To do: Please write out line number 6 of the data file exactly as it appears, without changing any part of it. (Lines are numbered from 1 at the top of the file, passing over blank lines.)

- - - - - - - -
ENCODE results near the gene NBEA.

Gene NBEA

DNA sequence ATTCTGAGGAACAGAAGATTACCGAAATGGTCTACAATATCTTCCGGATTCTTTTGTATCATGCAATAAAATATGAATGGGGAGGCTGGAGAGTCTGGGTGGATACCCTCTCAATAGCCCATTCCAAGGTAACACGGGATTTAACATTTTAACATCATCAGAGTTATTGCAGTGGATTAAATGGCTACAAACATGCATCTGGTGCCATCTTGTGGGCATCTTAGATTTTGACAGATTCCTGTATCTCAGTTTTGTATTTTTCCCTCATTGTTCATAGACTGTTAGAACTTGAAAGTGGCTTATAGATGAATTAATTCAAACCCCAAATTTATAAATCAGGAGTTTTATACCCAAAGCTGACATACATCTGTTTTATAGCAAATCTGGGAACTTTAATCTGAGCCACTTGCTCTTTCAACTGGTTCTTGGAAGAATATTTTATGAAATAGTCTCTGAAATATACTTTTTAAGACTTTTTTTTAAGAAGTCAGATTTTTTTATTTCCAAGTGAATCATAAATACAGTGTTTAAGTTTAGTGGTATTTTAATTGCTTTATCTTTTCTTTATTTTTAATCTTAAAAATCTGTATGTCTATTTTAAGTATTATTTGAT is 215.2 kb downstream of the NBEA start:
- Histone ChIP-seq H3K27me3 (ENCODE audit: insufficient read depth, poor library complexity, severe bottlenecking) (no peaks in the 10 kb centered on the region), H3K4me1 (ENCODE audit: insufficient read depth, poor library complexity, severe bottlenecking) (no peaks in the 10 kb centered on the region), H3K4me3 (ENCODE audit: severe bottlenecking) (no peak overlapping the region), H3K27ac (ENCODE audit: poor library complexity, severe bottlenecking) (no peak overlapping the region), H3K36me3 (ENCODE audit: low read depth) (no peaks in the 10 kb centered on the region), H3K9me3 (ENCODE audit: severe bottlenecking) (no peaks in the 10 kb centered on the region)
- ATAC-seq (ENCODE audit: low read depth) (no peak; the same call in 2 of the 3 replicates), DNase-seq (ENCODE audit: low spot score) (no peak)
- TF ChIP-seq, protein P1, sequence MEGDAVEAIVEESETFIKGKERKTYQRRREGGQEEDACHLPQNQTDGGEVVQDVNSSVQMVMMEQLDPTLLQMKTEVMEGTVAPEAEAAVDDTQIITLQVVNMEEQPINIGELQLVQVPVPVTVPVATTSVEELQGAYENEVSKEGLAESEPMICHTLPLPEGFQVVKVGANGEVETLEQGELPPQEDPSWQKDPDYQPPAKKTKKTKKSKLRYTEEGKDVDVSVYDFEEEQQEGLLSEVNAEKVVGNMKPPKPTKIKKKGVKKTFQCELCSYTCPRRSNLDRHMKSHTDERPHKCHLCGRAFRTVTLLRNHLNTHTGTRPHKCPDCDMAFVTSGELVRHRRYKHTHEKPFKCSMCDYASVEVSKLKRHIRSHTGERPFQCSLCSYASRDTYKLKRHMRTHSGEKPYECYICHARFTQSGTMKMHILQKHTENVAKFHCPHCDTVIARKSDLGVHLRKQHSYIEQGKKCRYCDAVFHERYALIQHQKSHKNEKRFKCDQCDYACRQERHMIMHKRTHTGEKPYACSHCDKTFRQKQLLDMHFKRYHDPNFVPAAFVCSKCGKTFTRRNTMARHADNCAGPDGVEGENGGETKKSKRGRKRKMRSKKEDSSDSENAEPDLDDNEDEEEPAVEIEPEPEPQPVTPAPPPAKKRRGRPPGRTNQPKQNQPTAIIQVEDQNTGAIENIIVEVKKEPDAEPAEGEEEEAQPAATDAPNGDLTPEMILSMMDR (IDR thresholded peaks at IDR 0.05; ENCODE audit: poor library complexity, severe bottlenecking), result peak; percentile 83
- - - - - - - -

- TF ChIP-seq, protein P1, sequence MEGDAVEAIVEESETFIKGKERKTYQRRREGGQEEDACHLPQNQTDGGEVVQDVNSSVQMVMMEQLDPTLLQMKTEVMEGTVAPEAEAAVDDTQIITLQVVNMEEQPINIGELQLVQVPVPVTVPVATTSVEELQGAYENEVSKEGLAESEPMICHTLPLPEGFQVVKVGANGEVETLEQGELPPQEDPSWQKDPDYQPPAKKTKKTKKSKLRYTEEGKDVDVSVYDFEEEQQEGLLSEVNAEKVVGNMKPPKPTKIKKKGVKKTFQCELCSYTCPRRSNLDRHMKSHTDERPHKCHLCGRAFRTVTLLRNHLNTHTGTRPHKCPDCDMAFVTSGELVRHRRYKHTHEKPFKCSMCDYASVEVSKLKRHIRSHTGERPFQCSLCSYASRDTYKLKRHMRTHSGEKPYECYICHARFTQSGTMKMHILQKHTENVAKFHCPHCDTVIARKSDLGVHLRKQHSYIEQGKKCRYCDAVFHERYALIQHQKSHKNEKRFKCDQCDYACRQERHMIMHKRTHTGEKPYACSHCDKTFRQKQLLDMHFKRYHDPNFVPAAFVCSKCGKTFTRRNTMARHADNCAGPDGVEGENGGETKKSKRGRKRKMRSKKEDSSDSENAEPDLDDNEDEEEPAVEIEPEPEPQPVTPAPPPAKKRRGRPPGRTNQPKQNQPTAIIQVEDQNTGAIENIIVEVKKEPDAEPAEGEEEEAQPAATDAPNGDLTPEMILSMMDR (IDR thresholded peaks at IDR 0.05; ENCODE audit: poor library complexity, severe bottlenecking), result peak; percentile 83